Hydrostatic manometers become impractical if pressures higher than 3 atmospheres have to be measured because, even if mercury is used, the column length exceeds 2 meters. On the other hand, hydrostatic manometers are fragile, are not portable and are therefore only suitable for laboratory applications. In an industrial environment, manometers are therefore used in which the difference in pressure causes the deformation of an elastic element.
In the Bourdon gage (Figure 1.6), the sensor is a tube with a flattened section closed at one end and bent as an arc of a circle. The pressure to be measured, applied inside the tube, tends to straighten it, the closed end is free to move and its deflection is communicated through a rack – and-pinion or helical-cam mechanism to a pointer that moves on a graduated scale which is obtained through factory calibration. The range of this type of gage extends from about 1/30 to hundreds of atmospheres.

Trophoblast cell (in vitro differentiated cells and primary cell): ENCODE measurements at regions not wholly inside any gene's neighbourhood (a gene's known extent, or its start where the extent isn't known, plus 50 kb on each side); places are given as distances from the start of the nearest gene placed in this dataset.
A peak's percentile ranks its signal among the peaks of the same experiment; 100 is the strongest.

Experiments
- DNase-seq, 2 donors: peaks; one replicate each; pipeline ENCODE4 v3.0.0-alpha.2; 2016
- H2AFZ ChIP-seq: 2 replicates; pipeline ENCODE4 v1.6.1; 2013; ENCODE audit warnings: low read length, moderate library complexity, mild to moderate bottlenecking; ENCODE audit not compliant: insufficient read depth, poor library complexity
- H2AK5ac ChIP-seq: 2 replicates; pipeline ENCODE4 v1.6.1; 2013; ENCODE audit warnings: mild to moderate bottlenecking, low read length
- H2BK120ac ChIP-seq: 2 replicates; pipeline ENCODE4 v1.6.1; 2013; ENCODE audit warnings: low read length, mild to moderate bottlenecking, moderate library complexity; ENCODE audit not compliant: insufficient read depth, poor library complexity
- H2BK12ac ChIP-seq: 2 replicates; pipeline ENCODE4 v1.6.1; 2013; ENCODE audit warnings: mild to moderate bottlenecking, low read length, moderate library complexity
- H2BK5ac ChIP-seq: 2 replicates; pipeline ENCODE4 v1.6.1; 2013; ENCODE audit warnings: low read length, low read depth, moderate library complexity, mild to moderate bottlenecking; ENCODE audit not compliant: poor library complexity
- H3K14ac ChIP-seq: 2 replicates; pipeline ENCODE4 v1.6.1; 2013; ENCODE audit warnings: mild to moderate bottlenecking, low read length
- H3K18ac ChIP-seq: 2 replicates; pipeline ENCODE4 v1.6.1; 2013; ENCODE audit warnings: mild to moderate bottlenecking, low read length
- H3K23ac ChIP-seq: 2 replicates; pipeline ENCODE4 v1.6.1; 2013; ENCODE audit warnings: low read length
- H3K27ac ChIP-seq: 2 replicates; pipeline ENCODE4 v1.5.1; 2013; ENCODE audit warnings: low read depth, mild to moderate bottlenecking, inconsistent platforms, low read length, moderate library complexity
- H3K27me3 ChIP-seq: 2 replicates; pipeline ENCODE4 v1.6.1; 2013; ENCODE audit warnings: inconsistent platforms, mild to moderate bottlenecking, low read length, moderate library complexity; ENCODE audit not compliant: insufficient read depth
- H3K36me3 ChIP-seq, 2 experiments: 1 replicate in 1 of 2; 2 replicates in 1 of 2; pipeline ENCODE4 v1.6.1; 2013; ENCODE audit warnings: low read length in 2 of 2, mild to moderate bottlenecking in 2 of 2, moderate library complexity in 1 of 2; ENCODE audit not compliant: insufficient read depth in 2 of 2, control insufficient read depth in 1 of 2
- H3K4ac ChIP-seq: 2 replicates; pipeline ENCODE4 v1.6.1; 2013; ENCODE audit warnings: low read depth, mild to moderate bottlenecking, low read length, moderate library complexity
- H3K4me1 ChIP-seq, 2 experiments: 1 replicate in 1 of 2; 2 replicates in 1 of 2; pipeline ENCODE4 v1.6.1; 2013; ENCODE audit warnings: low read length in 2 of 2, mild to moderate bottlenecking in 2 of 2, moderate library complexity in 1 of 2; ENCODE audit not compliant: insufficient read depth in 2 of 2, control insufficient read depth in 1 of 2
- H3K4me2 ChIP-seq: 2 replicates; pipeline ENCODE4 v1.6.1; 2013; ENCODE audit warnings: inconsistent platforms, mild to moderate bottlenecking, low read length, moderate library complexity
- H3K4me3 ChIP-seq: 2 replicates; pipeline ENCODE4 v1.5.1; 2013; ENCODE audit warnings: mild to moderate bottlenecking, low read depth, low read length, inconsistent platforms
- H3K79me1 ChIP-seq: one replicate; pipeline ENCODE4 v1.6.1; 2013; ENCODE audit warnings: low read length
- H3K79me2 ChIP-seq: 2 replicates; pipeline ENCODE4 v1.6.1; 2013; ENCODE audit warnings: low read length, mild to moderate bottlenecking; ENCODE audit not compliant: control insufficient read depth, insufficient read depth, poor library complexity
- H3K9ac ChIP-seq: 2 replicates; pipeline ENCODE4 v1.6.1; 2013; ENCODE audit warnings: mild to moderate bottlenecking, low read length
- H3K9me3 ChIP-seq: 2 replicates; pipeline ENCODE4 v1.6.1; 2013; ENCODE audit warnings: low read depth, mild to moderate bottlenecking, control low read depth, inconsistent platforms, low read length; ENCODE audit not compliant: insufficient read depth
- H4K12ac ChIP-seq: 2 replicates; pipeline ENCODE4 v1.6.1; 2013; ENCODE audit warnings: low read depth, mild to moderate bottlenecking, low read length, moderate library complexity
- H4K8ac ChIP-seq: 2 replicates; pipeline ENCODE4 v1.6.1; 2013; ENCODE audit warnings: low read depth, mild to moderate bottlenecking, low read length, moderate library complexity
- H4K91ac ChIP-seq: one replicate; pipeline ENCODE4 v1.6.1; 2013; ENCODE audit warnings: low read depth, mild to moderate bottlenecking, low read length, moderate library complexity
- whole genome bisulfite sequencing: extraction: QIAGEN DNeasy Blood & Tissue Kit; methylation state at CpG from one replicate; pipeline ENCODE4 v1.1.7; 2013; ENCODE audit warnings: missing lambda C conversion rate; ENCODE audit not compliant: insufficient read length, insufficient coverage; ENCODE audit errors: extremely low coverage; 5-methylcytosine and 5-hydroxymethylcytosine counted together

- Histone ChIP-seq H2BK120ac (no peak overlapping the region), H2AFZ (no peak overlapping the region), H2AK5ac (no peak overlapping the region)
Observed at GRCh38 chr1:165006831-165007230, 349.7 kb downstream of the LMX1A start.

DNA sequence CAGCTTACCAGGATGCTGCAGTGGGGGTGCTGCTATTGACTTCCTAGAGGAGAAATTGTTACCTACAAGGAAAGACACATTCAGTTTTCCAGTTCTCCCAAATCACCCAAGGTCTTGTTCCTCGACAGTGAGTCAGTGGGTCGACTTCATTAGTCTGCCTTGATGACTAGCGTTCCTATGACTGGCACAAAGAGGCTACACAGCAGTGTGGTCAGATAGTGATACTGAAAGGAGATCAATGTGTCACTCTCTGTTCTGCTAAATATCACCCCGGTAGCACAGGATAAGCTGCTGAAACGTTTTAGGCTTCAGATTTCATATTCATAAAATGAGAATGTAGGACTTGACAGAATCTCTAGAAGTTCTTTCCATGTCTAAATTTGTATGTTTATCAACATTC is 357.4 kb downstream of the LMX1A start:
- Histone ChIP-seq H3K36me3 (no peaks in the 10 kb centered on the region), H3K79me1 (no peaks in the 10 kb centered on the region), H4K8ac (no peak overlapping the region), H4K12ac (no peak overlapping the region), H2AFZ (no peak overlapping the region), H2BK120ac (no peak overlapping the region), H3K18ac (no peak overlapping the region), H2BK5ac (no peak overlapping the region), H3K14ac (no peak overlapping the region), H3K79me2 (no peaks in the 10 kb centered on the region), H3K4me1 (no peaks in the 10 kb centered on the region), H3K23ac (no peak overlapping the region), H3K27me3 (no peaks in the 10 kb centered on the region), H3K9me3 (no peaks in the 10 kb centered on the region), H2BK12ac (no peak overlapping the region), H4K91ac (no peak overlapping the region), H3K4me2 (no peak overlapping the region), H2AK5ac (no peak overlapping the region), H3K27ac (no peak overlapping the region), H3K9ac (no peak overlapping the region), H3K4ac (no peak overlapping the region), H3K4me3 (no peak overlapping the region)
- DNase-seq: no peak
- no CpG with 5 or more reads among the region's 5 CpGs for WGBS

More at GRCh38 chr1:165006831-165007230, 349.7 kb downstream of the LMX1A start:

In the aneroid (or diaphragm) manometer (Figure 1.7) the sensor is a capsule covered with a thin metal diaphragm with concentric corrugations that make it easily deformable. These gages are reliable for accurate indication of differentials as low as 2 mm of water. Such a mechanism is commonly employed in recording pressure indicators and in barometers.
Both the tubular elements and the diaphragm are temperature sensitive and therefore require further calibration in the laboratory when used at temperatures different from the standard.